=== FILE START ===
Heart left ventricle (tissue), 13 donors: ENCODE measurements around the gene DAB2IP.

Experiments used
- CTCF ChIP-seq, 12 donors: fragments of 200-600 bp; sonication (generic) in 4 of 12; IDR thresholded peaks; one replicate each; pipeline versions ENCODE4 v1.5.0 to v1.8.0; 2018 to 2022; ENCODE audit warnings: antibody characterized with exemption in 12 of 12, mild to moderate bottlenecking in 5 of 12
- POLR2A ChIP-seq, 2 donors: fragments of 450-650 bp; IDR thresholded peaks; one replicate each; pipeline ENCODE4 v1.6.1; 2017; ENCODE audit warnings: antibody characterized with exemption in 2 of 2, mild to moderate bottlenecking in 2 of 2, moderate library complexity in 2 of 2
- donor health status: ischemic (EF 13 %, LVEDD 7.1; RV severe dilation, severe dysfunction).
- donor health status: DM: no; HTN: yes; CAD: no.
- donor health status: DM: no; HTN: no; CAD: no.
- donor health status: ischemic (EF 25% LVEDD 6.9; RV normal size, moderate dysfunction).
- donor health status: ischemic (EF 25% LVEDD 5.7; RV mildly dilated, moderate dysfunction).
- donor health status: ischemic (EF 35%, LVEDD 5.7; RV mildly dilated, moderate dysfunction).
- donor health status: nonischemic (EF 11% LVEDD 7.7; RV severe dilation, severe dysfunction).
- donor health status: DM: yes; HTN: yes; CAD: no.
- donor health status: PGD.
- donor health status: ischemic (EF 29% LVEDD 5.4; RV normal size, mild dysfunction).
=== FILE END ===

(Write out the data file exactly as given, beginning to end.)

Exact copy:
Heart left ventricle (tissue), 13 donors: ENCODE measurements around the gene DAB2IP.

Experiments used
- CTCF ChIP-seq, 12 donors: fragments of 200-600 bp; sonication (generic) in 4 of 12; IDR thresholded peaks; one replicate each; pipeline versions ENCODE4 v1.5.0 to v1.8.0; 2018 to 2022; ENCODE audit warnings: antibody characterized with exemption in 12 of 12, mild to moderate bottlenecking in 5 of 12
- POLR2A ChIP-seq, 2 donors: fragments of 450-650 bp; IDR thresholded peaks; one replicate each; pipeline ENCODE4 v1.6.1; 2017; ENCODE audit warnings: antibody characterized with exemption in 2 of 2, mild to moderate bottlenecking in 2 of 2, moderate library complexity in 2 of 2
- donor health status: ischemic (EF 13 %, LVEDD 7.1; RV severe dilation, severe dysfunction).
- donor health status: DM: no; HTN: yes; CAD: no.
- donor health status: DM: no; HTN: no; CAD: no.
- donor health status: ischemic (EF 25% LVEDD 6.9; RV normal size, moderate dysfunction).
- donor health status: ischemic (EF 25% LVEDD 5.7; RV mildly dilated, moderate dysfunction).
- donor health status: ischemic (EF 35%, LVEDD 5.7; RV mildly dilated, moderate dysfunction).
- donor health status: nonischemic (EF 11% LVEDD 7.7; RV severe dilation, severe dysfunction).
- donor health status: DM: yes; HTN: yes; CAD: no.
- donor health status: PGD.
- donor health status: ischemic (EF 29% LVEDD 5.4; RV normal size, mild dysfunction).